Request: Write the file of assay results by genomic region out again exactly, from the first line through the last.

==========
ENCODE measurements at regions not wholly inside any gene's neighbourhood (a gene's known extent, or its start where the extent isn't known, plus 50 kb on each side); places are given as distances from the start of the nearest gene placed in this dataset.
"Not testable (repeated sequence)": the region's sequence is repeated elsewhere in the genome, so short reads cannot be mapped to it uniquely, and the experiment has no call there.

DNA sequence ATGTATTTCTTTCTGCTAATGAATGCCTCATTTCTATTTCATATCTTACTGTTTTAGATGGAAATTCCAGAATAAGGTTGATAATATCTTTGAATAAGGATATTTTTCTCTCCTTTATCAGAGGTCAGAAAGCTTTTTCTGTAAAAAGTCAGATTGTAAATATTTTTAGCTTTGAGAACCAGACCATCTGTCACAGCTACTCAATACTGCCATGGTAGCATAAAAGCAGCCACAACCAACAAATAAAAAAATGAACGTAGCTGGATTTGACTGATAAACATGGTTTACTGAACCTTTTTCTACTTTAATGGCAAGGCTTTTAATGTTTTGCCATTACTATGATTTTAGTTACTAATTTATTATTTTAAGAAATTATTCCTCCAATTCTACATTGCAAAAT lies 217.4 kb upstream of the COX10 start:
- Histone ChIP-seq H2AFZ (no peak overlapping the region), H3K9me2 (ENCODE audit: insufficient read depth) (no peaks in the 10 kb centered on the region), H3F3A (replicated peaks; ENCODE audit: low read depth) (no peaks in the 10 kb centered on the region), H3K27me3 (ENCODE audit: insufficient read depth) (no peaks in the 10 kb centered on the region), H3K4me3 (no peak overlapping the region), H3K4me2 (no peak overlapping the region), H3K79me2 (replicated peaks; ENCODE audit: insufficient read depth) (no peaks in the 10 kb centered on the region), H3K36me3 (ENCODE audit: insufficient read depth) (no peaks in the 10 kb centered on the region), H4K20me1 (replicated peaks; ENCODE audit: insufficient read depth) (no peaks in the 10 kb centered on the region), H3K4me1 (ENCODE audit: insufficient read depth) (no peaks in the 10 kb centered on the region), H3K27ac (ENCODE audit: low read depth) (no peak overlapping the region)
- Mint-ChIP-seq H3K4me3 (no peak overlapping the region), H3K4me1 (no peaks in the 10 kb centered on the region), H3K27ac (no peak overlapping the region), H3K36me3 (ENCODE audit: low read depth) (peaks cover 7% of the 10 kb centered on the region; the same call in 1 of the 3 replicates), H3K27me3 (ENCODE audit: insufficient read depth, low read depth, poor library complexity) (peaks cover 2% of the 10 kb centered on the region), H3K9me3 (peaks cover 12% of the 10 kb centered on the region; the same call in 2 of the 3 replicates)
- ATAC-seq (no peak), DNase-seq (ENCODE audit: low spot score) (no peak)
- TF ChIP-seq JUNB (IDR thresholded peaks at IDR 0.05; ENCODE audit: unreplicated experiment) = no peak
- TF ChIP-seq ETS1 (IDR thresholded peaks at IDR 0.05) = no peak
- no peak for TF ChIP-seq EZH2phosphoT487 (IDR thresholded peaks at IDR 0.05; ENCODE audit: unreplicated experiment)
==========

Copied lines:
ENCODE measurements at regions not wholly inside any gene's neighbourhood (a gene's known extent, or its start where the extent isn't known, plus 50 kb on each side); places are given as distances from the start of the nearest gene placed in this dataset.
"Not testable (repeated sequence)": the region's sequence is repeated elsewhere in the genome, so short reads cannot be mapped to it uniquely, and the experiment has no call there.

DNA sequence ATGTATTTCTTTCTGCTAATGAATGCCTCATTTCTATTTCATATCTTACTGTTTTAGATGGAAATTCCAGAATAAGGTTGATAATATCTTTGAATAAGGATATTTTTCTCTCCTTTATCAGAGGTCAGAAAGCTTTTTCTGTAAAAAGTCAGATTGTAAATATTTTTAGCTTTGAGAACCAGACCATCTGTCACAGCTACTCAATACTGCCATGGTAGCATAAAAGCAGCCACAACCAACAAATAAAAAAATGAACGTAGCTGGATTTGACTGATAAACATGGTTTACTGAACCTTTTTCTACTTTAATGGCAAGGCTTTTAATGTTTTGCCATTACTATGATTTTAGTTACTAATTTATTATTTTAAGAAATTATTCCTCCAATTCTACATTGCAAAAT lies 217.4 kb upstream of the COX10 start:
- Histone ChIP-seq H2AFZ (no peak overlapping the region), H3K9me2 (ENCODE audit: insufficient read depth) (no peaks in the 10 kb centered on the region), H3F3A (replicated peaks; ENCODE audit: low read depth) (no peaks in the 10 kb centered on the region), H3K27me3 (ENCODE audit: insufficient read depth) (no peaks in the 10 kb centered on the region), H3K4me3 (no peak overlapping the region), H3K4me2 (no peak overlapping the region), H3K79me2 (replicated peaks; ENCODE audit: insufficient read depth) (no peaks in the 10 kb centered on the region), H3K36me3 (ENCODE audit: insufficient read depth) (no peaks in the 10 kb centered on the region), H4K20me1 (replicated peaks; ENCODE audit: insufficient read depth) (no peaks in the 10 kb centered on the region), H3K4me1 (ENCODE audit: insufficient read depth) (no peaks in the 10 kb centered on the region), H3K27ac (ENCODE audit: low read depth) (no peak overlapping the region)
- Mint-ChIP-seq H3K4me3 (no peak overlapping the region), H3K4me1 (no peaks in the 10 kb centered on the region), H3K27ac (no peak overlapping the region), H3K36me3 (ENCODE audit: low read depth) (peaks cover 7% of the 10 kb centered on the region; the same call in 1 of the 3 replicates), H3K27me3 (ENCODE audit: insufficient read depth, low read depth, poor library complexity) (peaks cover 2% of the 10 kb centered on the region), H3K9me3 (peaks cover 12% of the 10 kb centered on the region; the same call in 2 of the 3 replicates)
- ATAC-seq (no peak), DNase-seq (ENCODE audit: low spot score) (no peak)
- TF ChIP-seq JUNB (IDR thresholded peaks at IDR 0.05; ENCODE audit: unreplicated experiment) = no peak
- TF ChIP-seq ETS1 (IDR thresholded peaks at IDR 0.05) = no peak
- no peak for TF ChIP-seq EZH2phosphoT487 (IDR thresholded peaks at IDR 0.05; ENCODE audit: unreplicated experiment)